The surface of Oklahoma consists of a gently undulating plain, that gradually ascends from an altitude of 511 feet at Valliant in the southeast to 1197 feet at Oklahoma City, and 1893 at Woodward, the county seat of Woodward county, in the northwest. The principal mountains are the Kiamichi in the southern part of Laflore county, and the Wichita, a forest reserve in Comanche and Swanson counties.

Previous to statehood Indian Territory was divided into 31 recording districts for court purposes. In 1902 when Garvin was founded it became the residence of the judge of the southeastern judicial or recording district, and a small court house was built there for the transaction of the public business. In 1907, when McCurtain county was established, Idabel was chosen as the county seat. The location of Oak Hill Academy proved to be one and a half miles east of the west line of McCurtain county. In 1910 the population of McCurtain county was 20,681, of Oklahoma City 64,205; and of the state of Oklahoma, 1,657,155.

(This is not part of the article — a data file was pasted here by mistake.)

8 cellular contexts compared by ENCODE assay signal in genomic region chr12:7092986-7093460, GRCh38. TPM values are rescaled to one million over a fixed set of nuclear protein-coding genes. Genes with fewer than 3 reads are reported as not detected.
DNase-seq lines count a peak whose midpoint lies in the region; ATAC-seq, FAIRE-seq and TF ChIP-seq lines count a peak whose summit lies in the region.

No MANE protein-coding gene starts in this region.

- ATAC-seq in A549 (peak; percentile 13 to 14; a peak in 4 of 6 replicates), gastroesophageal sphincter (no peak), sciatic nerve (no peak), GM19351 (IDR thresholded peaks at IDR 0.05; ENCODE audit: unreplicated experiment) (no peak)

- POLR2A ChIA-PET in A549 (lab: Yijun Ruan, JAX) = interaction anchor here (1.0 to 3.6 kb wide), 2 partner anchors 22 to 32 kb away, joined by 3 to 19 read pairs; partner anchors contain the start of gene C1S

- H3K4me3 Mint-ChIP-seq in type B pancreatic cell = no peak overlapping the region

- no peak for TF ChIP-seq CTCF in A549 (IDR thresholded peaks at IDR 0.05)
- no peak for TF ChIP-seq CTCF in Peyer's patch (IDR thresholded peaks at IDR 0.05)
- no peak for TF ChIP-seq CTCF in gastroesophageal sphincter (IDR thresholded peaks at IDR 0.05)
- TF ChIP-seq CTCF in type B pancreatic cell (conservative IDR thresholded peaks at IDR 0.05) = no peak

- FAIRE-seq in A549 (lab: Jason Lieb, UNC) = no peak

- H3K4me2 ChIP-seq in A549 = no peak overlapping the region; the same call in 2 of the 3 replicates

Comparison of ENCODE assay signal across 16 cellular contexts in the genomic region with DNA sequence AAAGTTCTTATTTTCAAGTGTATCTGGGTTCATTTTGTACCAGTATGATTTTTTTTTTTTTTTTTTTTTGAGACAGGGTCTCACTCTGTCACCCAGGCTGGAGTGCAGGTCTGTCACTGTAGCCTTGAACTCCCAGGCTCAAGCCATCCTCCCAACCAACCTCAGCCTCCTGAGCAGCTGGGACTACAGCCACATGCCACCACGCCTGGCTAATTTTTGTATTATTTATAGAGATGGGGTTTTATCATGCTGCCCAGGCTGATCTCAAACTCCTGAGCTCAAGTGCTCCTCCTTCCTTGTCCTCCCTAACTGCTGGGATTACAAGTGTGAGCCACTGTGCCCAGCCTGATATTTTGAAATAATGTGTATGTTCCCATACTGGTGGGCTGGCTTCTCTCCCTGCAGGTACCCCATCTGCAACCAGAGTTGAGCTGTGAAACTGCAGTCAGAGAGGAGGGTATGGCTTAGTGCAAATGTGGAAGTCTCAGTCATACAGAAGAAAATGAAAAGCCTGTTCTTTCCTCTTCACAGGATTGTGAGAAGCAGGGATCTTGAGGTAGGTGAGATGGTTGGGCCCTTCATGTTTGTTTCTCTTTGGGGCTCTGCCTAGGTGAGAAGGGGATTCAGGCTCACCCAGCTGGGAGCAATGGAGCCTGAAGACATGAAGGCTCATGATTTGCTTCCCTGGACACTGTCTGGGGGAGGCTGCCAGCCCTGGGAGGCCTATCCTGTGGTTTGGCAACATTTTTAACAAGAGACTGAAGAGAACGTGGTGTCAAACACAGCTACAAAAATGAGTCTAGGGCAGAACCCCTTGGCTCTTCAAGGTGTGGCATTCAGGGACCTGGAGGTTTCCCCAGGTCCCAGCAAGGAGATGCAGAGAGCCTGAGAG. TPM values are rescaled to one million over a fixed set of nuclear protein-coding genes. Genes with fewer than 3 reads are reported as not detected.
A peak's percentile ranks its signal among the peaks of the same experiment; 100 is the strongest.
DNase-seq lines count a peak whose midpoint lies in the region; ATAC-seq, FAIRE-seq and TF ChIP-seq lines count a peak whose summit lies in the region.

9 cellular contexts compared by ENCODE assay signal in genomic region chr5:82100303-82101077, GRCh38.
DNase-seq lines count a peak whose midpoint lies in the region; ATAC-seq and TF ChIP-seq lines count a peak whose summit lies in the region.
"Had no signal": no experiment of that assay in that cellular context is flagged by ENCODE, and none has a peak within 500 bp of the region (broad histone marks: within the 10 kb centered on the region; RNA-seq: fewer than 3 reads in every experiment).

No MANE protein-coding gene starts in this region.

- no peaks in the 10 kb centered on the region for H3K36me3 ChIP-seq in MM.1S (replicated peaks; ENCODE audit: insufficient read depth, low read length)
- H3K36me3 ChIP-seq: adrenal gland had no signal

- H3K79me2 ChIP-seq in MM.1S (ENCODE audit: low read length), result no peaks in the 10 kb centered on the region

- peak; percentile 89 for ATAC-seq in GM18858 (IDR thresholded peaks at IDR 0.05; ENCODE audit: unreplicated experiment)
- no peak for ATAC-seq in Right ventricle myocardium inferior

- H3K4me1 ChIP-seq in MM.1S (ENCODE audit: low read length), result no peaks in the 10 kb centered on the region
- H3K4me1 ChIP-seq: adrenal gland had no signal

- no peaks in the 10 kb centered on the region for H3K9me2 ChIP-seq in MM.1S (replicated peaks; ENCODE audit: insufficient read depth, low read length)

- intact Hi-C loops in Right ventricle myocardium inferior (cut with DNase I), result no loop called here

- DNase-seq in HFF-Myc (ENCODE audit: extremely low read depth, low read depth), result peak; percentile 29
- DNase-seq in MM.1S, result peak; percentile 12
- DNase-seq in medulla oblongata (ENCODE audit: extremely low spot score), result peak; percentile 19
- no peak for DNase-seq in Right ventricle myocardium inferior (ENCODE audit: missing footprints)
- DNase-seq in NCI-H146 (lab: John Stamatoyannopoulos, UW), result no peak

During the period immediately preceding the incoming of the Hope and Ardmore Railroad in 1902, the most important news and trading center, between Fort Towson and Wheelock, was called "Clear Creek." Clear Creek is a rustling, sparkling little stream of clear water that flows southward in a section of the country where most of the streams are sluggish and of a reddish hue. The Clear Creek post office was located in a little store building a short distance east of this stream and about three miles north of Red river.